Saturday, 2 June 2012

The blood: ambulance team interview of 12.12.04

On 12 December 2004 there was a quite extraordinary event in the saga of the Dr Kelly mystery: the two ambulance personnel who attended the body at Harrowdown Hill went public about their concerns regarding the official explanation as to how Dr Kelly met his death.  They were interviewed by respected journalist Antony Barnett, the story being published in The Observer  They then faced the TV cameras 

As can be seen from these two links the lack of blood at the scene was perhaps the biggest problem for them.  They were, in effect, saying that the forensic pathologist Dr Hunt had got it wrong.  

This is an extract from Mr Barnett's piece:

Over the years they have raced to the scenes of dozens of attempted suicides in which somebody has cut their wrists. In only one case has the victim been successful.
'That was like a slaughterhouse,' recalls Hunt. 'Just think what it would be like with five or six pints of milk splashed everywhere.' If you slit your wrists, that is the equivalent amount of blood you would have to lose.
But this was not the scene which greeted the two paramedics when their ambulance arrived at Harrowdown Hill woods in Oxfordshire, where the body of Dr Kelly, the weapons expert, had been found.

Their depth of experience should be contrasted with that of Dr Hunt who, as far as we know, had never dealt with a death resulting from wrist slashing.  It has to be said that Dr Kelly's death was in an outdoor setting and we don't know how many of the paramedics visits to attempted suicides by wrist slashing were indoors.  There has been speculation about blood seeping into the ground at the scene but if that was the case no attempt seems to have been made to further investigate and try to quantify the blood loss.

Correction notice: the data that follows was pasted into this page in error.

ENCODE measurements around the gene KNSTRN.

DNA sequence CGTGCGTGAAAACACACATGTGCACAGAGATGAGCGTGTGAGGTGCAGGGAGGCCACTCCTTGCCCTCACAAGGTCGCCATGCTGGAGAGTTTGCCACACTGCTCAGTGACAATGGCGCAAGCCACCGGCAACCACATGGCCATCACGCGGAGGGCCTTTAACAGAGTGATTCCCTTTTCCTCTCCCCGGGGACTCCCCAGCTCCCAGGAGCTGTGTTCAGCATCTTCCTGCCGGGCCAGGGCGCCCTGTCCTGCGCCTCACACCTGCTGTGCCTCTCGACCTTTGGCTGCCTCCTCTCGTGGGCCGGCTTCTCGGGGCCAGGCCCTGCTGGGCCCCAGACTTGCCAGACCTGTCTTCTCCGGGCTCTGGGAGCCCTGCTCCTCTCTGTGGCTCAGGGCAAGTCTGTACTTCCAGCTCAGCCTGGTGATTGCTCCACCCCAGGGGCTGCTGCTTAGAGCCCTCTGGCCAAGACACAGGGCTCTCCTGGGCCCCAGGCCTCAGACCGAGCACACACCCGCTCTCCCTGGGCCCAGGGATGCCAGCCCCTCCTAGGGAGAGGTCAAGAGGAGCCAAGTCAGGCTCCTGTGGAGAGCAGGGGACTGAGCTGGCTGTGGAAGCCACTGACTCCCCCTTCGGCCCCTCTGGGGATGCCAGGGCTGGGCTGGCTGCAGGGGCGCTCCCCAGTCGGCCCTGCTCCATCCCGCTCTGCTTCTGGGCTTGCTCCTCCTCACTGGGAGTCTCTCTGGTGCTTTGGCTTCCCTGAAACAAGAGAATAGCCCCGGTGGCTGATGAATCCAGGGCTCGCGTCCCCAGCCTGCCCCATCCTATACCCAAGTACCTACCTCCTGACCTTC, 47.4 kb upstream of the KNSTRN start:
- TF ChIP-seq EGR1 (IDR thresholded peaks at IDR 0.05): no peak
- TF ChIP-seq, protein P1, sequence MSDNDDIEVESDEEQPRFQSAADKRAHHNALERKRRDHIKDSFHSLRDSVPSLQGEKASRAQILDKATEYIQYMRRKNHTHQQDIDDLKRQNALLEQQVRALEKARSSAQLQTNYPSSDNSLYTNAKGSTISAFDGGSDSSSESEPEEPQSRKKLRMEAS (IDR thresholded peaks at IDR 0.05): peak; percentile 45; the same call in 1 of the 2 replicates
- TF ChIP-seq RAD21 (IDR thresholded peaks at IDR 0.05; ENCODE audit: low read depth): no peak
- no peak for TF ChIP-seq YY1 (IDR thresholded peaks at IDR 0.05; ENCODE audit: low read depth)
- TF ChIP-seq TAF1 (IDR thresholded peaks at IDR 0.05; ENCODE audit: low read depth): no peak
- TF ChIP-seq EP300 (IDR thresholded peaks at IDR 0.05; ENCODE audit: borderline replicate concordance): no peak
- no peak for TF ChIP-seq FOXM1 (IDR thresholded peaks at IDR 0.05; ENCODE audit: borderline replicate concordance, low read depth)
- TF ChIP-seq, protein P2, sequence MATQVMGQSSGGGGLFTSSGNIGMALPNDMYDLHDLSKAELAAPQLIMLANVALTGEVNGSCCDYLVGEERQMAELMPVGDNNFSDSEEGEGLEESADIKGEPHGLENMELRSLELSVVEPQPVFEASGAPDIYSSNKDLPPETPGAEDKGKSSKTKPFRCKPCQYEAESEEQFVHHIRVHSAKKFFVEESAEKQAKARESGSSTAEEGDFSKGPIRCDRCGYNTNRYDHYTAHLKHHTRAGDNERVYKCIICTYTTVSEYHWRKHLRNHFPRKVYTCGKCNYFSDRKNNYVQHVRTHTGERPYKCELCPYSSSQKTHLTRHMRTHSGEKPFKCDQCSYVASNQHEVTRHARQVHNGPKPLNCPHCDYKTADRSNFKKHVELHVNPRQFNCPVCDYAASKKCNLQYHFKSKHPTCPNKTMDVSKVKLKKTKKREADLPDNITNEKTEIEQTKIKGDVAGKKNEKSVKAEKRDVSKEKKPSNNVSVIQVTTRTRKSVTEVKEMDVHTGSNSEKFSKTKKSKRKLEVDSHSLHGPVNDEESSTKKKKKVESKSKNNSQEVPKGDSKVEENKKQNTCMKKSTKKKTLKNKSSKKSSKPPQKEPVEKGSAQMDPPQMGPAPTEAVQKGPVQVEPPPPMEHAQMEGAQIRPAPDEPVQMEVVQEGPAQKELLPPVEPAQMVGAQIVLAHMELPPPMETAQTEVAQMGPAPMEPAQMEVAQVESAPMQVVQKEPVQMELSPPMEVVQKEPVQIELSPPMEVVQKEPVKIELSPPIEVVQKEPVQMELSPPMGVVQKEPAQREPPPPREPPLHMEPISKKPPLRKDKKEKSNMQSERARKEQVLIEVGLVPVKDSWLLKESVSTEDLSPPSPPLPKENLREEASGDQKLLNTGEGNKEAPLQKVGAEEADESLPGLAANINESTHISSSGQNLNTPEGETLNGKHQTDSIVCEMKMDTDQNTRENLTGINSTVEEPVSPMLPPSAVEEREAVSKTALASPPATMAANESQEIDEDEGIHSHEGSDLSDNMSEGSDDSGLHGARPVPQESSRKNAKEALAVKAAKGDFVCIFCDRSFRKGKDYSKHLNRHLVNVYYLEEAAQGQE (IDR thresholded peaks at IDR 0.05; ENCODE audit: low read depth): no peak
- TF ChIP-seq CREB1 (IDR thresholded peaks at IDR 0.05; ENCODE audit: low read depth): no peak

Later in the article we read:

Both saw that the left sleeves of his jacket and shirt had been pulled up to just below the elbow and there was dried blood around his left wrist.
'There was no gaping wound... there wasn't a puddle of blood around,' said Hunt. 'There was a little bit of blood on the nettles to the left of his left arm. But there was no real blood on the body of the shirt. The only other bit of blood I saw was on his clothing. It was the size of a 50p piece above the right knee on his trousers.'
Hunt found this very strange. 'If you manage to cut a wrist and catch an artery you would get a spraying of blood, regardless of whether it's an accident... Because of the nature of an arterial cut, you get a pumping action. I would certainly expect a lot more blood on his clothing, on his shirt. If you choose to cut your wrists, you don't worry about getting blood on your clothes.
'I didn't see any blood on his right hand... If he used his right hand to cut his wrist, from an arterial wound you would expect some spray.'
Bartlett agreed: 'I remember saying to one of the policemen it didn't look like he died from that [the wrist wound] and suggesting he must have taken an overdose or something else.'
Bartlett recalls being called to one attempted suicide where the blood had spurted so high it hit the ceiling. 'Even in this incident, the victim survived. It was like The Texas Chainsaw Massacre and the guy walked out alive. We have been to a vast amount of incidents where people who have slashed their wrists, intentionally or not. Most of them are taken down the hospital and given a few stitches then sent straight back home. But there is a lot of blood. It's all over them.'

A very small correction needs to be made regarding the first sentence of this quote.  According to Mr Green the shirt was a short sleeved one.  The fact that the jacket sleeve was pulled up is important though as I shall explain in a later post. 

No comments:

Post a Comment